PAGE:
The Bad: Three films in,I've resigned myself to the fact that there's going to be familiar archetypes in Perry's movies. Cheating spouse, check. Failing marriage, check. Character who suddenly reveals they have a terminal illness, check. What kept me from nodding off this time was the acting, even though at times it felt like I was watching a daytime soap opera. Plus, I was able to pretend that I was one of the Mystery Science Theater guys, ad-libbing punch lines throughout various scenes.
The Plot: The 107-year-old patriarch of the Brown family dies and his family (unfortunately) gets together for the funeral.
The Good: Madea is only mentioned in dialogue and not actually seen.
The Bad: I have a new most hated movie of all-time and it is the bland, boring, two-hour plus exercise in tedium known as Meet the Browns. The plot is so razor thin, the acting so irritating, that I was tempted to hit the eject button, douse the disc in gasoline and torch it from existence. At the end, Perry addresses the audience, making the audacious statement that, "God has been too good to me for me to sell out for millions," while he pitches his merchandise to the crowd and promotes his next film as well as his band leader's book. Insert colorful expletive followed by Perry's name and let's move on to the final two films.
The Plot: A mechanic enlists the help of a successful but lonely attorney while trying to get custody of his three daughters from his irresponsible ex-wife and her criminal boyfriend.
The Good: Yes, the plot is pretty pedestrian and the story unfolds in the usual predictable manner that Perry dramas have done thus far. But HOLY EXPLETIVE, Idris Elba lifts this movie up to the point where I didn't mind one bit and his added chemistry with Gabrielle Union was a pleasure to watch. The payoff comes in a heart-wrenching scene toward the end with his three daughters after they run away from their mom, played with hissy menace by Tasha Smith.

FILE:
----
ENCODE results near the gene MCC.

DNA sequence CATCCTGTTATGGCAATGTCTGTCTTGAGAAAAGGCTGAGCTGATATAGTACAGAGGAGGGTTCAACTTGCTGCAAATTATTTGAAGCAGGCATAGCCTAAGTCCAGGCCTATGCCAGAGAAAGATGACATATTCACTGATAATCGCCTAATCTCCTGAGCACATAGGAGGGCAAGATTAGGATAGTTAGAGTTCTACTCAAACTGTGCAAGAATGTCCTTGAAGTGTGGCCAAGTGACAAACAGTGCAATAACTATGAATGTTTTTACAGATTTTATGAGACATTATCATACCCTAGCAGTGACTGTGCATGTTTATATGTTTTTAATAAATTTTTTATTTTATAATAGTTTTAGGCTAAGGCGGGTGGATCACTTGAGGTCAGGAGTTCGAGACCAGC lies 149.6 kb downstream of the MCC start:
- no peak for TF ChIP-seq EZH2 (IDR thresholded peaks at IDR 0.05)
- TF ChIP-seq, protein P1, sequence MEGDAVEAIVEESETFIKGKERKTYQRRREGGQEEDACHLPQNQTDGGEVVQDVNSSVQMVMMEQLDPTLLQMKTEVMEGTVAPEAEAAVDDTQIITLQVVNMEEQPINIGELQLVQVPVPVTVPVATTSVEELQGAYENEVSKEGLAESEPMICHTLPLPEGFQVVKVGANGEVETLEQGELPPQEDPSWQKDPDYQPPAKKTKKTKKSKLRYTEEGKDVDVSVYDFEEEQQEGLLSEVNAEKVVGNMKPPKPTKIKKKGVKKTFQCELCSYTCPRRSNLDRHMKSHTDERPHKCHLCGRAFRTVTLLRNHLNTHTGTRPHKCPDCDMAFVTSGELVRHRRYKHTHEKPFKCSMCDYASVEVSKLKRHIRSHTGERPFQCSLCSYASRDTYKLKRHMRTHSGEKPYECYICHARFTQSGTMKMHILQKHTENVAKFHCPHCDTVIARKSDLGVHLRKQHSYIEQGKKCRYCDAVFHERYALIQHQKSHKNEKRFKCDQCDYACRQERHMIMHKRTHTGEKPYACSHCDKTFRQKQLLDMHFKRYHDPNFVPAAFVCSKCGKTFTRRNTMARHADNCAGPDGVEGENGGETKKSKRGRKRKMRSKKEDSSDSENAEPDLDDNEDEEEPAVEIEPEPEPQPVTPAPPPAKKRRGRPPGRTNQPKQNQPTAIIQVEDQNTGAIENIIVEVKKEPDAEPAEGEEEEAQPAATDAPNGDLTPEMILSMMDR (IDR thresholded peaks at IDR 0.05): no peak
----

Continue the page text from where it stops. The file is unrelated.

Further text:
The Bad: I'm convinced this is the best Perry can do, drama-wise, although if you can suggest a better film of his, I'll be more than happy to check it out. Well, after a two-week Tyler Perry detox, that is. On now to my final Perry film, otherwise known as my one and only experience with Madea.
The Plot: Following the funeral for her sister, Madea must prepare for her granddaughter Lisa's upcoming marriage. In the process, she must contend with her dysfunctional relatives and her crazy neighbor, Leroy Brown. The version I watched was the stage play, not the feature film from 2006.
The Good: So Madea isn't as annoying as you might imagine. Granted much of the rapid-fire nasally dialogue essentially focuses on guns, drugs and sex, but Perry does manage to ad-lib some funny one-liners, including the ugly baby bit and the confrontations with David Mann's Leroy Brown. And the "big bag of Skittles" line lobbed at Madea was pretty funny.
The Bad: According to IMDb this is where it all began. While the play isn't as annoying as I thought it would be, it still wasn't very entertaining, save for those few punch lines mentioned above. It also seemed like the actors were mostly ad-libbing, which would be fine if Perry wasn't jumping in constantly with jokes that only he thought were funny and often would send him doubled over in laughter.
In Conclusion: There are two types of Tyler Perry movies; the inner-city drama that focuses on infidelity, parental neglect and terminal disease, and then there's the slapstick comedy that, in stage play form, takes on an added gospel element but nonetheless focuses on infidelity and parental neglect and though no one gets a terminal illness, there are still the pitfalls of drug abuse, domestic violence and employment and money issues. As evidence with Daddy's Little Girls and to a lesser extent The Family That Preys, good acting can make these movies watchable, but ultimately the bland storylines and clichéd character conflicts hinder the films from being good. Three days removed, I still feel like Daddy's Little Girls had the potential to be something really amazing.
Perry has a stage play that is currently in post-production (The Marriage Counselor starring Kim Kardashian and Brandy) and has begun filming his latest Madea caper—starring a mostly white cast—Madea's Witness Protection, due out this winter. Will I be watching those movies or this weekend's Good Deeds? Perhaps, but first I need to take a break and indulge in a Jackie Chan marathon with a side of Donnie Yen's Ip Man series. If I'm going to watch clichés, I might as well be entertained, right?